BikeLoudPDX postcard campaign amplifies the grassroots

BikeLoudPDX postcard campaign amplifies the grassroots

zed ted marsha

Bike Loud volunteers Zed Bailey, Ted Buehler and Marsha Hanchrow show off signed and stamped postcards in favor of permanent traffic diverters gathered from people using Clinton Street.
(Photos: M.Andersen/BikePortland)

Portland’s newest bike advocacy organization is bringing back the postcard.

In the last few weeks, three Portland city officials have received an estimated “three or four hundred” individually stamped postcards from Portlanders sharing their opinions about local transportation projects on Southeast Clinton Street, Southwest Third Avenue and Northeast Rodney Avenue.

The documents, designed in Microsoft Word, are the brainchild of longtime bike advocate Ted Buehler, a volunteer for the new “gathering point for grassroots activists” that calls itself BikeLoudPDX. In an interview Friday, Buehler said he’s stamped and mailed about 150 each of the first two postcards and also some from the Rodney campaign, which had begun the week before.

Here’s what they look like:

clinton postcard
3rd postcard

rodney postcard

Buehler and other volunteers gather people’s opinions by setting up a table on the street in question and asking passers-by if they’d like to share their thoughts. He estimated that 90 to 95 percent of the people who’ve done so are people “out of the blue,” not members of Portland’s core bike advocacy network.

“We always engage people in conversation first, so there’s nobody who’s really doing it casually,” Buehler said. “Certainly the vast majority are interested in the topic and they’re not just going to sign their name to anything. … They’re on site, viscerally frustrated or viscerally pleased with the transportation system that they’re using.”

Greg Raisman, a PBOT staffer who works with city traffic engineer Rob Burchfield, said Monday that Burchfield had received the postcards about 3rd and shared them with colleagues.

“It’s always great to get feedback,” Raisman wrote in an email. “They will be a part of the discussion as we examine the important issues related to 3rd Avenue in Old Town.”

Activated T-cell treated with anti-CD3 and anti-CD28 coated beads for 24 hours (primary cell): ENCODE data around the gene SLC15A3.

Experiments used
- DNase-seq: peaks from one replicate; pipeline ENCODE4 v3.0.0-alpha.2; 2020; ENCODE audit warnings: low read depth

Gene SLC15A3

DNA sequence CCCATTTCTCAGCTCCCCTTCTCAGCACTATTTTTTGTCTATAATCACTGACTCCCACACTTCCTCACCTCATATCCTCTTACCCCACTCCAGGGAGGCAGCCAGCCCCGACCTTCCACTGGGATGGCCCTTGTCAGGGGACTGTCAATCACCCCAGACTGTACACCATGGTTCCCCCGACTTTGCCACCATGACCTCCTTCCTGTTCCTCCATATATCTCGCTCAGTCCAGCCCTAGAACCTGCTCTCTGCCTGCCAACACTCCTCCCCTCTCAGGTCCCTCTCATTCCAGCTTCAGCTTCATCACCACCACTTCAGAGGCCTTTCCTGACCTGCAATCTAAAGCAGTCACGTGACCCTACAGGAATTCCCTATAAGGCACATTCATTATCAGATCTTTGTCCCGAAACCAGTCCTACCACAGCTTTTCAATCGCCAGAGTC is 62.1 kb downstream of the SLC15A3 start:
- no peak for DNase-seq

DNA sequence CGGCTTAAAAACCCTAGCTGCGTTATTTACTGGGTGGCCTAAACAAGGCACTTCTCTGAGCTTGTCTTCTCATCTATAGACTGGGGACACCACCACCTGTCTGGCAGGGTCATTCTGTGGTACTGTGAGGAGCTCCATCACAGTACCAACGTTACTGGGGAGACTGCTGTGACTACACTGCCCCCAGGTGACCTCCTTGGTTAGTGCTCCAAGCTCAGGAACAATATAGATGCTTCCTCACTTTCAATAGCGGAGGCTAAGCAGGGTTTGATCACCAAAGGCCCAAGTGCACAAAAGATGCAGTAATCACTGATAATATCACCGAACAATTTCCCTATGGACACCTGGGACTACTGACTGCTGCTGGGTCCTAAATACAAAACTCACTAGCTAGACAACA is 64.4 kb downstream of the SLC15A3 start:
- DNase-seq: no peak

The campaign’s costs in paper, ink and stamps are mostly self-financing, Buehler said.

“We put a tin can on the table, and money lands in it,” he said. “We have about a $100 deficit right now, but I’m pretty sure that we’ll make that up.”

bikeloud maps

To help passers-by understand the issues involved, Buehler creates maps and has them on hand to help explain the significance of each project in the local system.

Buehler thinks the postcards are worth spending time on because they make the process of contacting a public official more concrete.

“In a digital media age, there’s something nice about having something tactile that you can write on with your own pen, sign it with your own name, put a smiley face on it if you want and drop it the mail,” Buehler said. “I think it engages people’s brains in a slightly different way and it probably affects the recipients slightly differently too. Instead of one more line in their email box, it’s a small, medium or large stack of postcards in their mailbox.”

Another aspect of the campaign: All the postcards are either thanking the city for something it’s done or asking to make a temporary measure permanent.

“I like mixing the positive and the negative, but I always find that the world’s kind of short on the positive side,” Buehler said. “Plus, we’re a new organization. Let’s get some warm fuzzies out there.”

Buehler has a more subtle agenda, too. He’s not just trying to shape the way city officials understand city residents. He’s trying to get more city residents to think about city officials.

“Personally, I’ve observed that Portland bicyclists really lack a grassroots – they don’t have confidence in their ability to be heard,” Buehler said. “They’re more fatalistic than idealistic, let’s say. And in the advocacy world, there’s known ways to change that.”

One of the ways, Buehler said, is to get them thinking about the fact that there are real people in city government who they can contact about their problems.

“They figure out that he’s their city commissioner and he’s in charge of transportation, and he’s our traffic engineer,” Buehler said. “And it starts getting people’s brains thinking in that direction.”

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